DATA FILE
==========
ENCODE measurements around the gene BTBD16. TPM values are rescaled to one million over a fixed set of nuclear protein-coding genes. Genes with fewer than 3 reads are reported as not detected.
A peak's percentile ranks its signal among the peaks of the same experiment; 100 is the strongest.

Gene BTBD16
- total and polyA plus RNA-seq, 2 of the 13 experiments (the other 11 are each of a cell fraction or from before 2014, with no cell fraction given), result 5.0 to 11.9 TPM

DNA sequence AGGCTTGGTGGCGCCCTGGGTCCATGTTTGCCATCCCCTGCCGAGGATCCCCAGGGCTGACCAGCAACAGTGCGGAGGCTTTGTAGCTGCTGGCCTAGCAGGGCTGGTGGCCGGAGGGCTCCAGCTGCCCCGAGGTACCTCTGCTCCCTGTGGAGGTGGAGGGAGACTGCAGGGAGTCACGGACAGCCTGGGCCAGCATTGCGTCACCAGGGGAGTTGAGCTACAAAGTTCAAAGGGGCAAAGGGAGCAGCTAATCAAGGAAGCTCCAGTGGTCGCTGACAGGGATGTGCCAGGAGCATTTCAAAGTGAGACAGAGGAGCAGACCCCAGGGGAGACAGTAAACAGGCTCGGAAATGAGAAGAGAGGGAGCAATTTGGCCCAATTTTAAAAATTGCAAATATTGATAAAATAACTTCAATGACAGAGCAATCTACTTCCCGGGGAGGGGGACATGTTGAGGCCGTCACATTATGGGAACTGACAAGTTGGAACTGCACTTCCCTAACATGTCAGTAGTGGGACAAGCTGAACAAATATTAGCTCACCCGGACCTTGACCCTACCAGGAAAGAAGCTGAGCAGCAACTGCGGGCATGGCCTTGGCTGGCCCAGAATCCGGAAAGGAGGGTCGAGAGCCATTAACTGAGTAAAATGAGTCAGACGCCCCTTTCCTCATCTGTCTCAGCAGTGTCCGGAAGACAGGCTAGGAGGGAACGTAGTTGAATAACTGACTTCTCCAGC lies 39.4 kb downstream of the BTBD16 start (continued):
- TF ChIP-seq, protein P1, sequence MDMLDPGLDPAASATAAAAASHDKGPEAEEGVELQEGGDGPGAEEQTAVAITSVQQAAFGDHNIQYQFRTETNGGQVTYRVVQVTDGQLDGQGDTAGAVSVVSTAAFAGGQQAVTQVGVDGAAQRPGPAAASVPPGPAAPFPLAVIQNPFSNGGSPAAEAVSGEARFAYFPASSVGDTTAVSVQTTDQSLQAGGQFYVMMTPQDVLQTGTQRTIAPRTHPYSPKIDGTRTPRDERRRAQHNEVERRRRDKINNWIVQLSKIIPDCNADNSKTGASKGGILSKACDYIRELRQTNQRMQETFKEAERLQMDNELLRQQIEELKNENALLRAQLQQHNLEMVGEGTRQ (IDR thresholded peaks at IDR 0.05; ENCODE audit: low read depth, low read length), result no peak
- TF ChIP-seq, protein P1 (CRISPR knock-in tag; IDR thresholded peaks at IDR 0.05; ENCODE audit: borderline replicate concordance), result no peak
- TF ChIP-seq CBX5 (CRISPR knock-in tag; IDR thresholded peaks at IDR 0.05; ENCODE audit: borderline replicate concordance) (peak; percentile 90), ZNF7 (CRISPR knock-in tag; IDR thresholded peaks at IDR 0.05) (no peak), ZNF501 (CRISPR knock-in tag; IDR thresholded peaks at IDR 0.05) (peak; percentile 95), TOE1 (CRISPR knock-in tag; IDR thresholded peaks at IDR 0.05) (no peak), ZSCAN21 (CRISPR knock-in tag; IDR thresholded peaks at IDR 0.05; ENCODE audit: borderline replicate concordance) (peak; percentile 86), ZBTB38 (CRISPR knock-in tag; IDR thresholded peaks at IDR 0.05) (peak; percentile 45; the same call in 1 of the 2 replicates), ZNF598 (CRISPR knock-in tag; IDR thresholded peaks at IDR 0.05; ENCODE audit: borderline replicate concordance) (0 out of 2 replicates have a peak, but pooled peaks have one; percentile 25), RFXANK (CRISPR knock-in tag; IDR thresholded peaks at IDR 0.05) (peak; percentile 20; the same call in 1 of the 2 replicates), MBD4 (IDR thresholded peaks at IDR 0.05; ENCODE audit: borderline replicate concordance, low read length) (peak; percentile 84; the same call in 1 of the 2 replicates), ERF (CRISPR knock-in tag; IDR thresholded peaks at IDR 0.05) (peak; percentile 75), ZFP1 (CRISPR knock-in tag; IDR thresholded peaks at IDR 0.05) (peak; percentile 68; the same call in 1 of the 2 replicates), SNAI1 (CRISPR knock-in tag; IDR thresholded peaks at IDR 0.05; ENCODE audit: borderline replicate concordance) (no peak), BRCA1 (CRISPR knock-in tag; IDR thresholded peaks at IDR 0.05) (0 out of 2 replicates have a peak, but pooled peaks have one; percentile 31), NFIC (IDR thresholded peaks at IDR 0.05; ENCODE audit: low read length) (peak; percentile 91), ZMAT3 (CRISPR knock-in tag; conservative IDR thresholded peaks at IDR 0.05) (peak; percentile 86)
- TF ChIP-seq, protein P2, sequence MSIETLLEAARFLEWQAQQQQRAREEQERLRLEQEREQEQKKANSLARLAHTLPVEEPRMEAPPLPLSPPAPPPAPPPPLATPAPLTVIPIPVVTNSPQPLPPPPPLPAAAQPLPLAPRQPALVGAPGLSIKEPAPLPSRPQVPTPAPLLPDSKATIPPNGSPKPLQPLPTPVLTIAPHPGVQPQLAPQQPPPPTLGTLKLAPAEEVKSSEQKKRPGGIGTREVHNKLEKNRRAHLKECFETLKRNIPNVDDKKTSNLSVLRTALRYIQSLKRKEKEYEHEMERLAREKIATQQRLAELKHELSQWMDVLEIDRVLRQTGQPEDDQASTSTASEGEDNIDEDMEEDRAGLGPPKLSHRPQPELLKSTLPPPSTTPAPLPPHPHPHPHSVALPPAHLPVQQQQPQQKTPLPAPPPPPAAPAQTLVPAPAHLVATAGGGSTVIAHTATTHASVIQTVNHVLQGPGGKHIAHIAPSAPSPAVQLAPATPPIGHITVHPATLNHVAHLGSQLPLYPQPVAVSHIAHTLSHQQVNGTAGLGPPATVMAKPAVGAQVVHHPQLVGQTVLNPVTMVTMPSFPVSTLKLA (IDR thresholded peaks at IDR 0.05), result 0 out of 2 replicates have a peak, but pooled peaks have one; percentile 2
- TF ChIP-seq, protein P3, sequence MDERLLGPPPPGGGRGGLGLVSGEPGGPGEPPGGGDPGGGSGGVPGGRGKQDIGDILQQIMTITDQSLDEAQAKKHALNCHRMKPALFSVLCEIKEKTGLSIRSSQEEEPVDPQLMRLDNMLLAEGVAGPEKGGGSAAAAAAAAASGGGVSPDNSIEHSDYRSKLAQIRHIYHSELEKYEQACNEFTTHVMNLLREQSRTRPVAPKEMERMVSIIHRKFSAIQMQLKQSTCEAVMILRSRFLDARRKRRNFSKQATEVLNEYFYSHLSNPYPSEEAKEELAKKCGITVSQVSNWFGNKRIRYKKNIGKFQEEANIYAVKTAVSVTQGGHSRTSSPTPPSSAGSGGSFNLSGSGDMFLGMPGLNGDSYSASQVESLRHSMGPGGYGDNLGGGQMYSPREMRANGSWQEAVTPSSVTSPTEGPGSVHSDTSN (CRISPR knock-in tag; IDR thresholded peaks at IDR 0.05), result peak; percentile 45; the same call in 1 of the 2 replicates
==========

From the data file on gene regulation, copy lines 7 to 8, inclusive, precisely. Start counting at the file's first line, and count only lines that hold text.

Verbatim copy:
- TF ChIP-seq, protein P1 (CRISPR knock-in tag; IDR thresholded peaks at IDR 0.05; ENCODE audit: borderline replicate concordance), result no peak
- TF ChIP-seq CBX5 (CRISPR knock-in tag; IDR thresholded peaks at IDR 0.05; ENCODE audit: borderline replicate concordance) (peak; percentile 90), ZNF7 (CRISPR knock-in tag; IDR thresholded peaks at IDR 0.05) (no peak), ZNF501 (CRISPR knock-in tag; IDR thresholded peaks at IDR 0.05) (peak; percentile 95), TOE1 (CRISPR knock-in tag; IDR thresholded peaks at IDR 0.05) (no peak), ZSCAN21 (CRISPR knock-in tag; IDR thresholded peaks at IDR 0.05; ENCODE audit: borderline replicate concordance) (peak; percentile 86), ZBTB38 (CRISPR knock-in tag; IDR thresholded peaks at IDR 0.05) (peak; percentile 45; the same call in 1 of the 2 replicates), ZNF598 (CRISPR knock-in tag; IDR thresholded peaks at IDR 0.05; ENCODE audit: borderline replicate concordance) (0 out of 2 replicates have a peak, but pooled peaks have one; percentile 25), RFXANK (CRISPR knock-in tag; IDR thresholded peaks at IDR 0.05) (peak; percentile 20; the same call in 1 of the 2 replicates), MBD4 (IDR thresholded peaks at IDR 0.05; ENCODE audit: borderline replicate concordance, low read length) (peak; percentile 84; the same call in 1 of the 2 replicates), ERF (CRISPR knock-in tag; IDR thresholded peaks at IDR 0.05) (peak; percentile 75), ZFP1 (CRISPR knock-in tag; IDR thresholded peaks at IDR 0.05) (peak; percentile 68; the same call in 1 of the 2 replicates), SNAI1 (CRISPR knock-in tag; IDR thresholded peaks at IDR 0.05; ENCODE audit: borderline replicate concordance) (no peak), BRCA1 (CRISPR knock-in tag; IDR thresholded peaks at IDR 0.05) (0 out of 2 replicates have a peak, but pooled peaks have one; percentile 31), NFIC (IDR thresholded peaks at IDR 0.05; ENCODE audit: low read length) (peak; percentile 91), ZMAT3 (CRISPR knock-in tag; conservative IDR thresholded peaks at IDR 0.05) (peak; percentile 86)